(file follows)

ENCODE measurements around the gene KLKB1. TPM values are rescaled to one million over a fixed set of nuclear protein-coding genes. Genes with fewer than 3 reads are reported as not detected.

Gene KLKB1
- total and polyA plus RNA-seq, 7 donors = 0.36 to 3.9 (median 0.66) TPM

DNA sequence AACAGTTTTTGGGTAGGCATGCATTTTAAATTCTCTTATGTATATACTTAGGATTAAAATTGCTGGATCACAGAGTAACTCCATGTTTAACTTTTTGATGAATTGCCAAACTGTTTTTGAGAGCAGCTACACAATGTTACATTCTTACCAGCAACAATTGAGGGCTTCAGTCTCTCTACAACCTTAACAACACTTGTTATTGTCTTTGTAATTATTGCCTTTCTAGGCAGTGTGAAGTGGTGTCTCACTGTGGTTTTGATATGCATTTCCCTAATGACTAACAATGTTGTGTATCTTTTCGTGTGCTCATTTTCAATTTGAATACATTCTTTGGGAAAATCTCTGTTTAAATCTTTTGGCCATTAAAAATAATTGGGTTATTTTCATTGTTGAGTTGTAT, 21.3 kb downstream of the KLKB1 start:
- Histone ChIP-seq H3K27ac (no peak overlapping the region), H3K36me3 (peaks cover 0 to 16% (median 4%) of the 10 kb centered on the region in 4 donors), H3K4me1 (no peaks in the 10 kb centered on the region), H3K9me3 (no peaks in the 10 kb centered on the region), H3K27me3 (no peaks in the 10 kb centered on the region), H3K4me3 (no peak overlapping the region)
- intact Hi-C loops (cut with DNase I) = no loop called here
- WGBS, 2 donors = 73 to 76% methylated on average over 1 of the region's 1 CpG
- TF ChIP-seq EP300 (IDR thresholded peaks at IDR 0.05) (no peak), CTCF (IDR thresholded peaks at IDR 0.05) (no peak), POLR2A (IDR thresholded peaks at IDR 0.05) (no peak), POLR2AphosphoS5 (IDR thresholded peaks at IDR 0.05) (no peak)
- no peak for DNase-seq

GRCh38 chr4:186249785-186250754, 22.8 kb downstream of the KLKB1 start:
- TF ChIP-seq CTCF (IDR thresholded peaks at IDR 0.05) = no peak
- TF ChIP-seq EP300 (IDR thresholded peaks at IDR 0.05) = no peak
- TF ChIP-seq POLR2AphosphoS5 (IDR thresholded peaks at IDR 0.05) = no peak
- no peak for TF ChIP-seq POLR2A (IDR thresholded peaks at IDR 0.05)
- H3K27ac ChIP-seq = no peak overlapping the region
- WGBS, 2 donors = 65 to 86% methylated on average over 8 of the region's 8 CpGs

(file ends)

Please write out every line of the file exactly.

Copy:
ENCODE measurements around the gene KLKB1. TPM values are rescaled to one million over a fixed set of nuclear protein-coding genes. Genes with fewer than 3 reads are reported as not detected.

Gene KLKB1
- total and polyA plus RNA-seq, 7 donors = 0.36 to 3.9 (median 0.66) TPM

DNA sequence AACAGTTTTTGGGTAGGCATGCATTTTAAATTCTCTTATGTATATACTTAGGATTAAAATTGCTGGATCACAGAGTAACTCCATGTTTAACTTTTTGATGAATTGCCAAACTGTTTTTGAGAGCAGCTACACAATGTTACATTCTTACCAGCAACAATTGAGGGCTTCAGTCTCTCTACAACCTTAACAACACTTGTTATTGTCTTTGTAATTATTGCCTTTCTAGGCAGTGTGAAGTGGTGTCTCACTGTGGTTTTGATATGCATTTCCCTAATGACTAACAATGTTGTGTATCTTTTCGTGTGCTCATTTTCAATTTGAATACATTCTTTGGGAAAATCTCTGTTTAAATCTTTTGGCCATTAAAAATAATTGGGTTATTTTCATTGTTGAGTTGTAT, 21.3 kb downstream of the KLKB1 start:
- Histone ChIP-seq H3K27ac (no peak overlapping the region), H3K36me3 (peaks cover 0 to 16% (median 4%) of the 10 kb centered on the region in 4 donors), H3K4me1 (no peaks in the 10 kb centered on the region), H3K9me3 (no peaks in the 10 kb centered on the region), H3K27me3 (no peaks in the 10 kb centered on the region), H3K4me3 (no peak overlapping the region)
- intact Hi-C loops (cut with DNase I) = no loop called here
- WGBS, 2 donors = 73 to 76% methylated on average over 1 of the region's 1 CpG
- TF ChIP-seq EP300 (IDR thresholded peaks at IDR 0.05) (no peak), CTCF (IDR thresholded peaks at IDR 0.05) (no peak), POLR2A (IDR thresholded peaks at IDR 0.05) (no peak), POLR2AphosphoS5 (IDR thresholded peaks at IDR 0.05) (no peak)
- no peak for DNase-seq

GRCh38 chr4:186249785-186250754, 22.8 kb downstream of the KLKB1 start:
- TF ChIP-seq CTCF (IDR thresholded peaks at IDR 0.05) = no peak
- TF ChIP-seq EP300 (IDR thresholded peaks at IDR 0.05) = no peak
- TF ChIP-seq POLR2AphosphoS5 (IDR thresholded peaks at IDR 0.05) = no peak
- no peak for TF ChIP-seq POLR2A (IDR thresholded peaks at IDR 0.05)
- H3K27ac ChIP-seq = no peak overlapping the region
- WGBS, 2 donors = 65 to 86% methylated on average over 8 of the region's 8 CpGs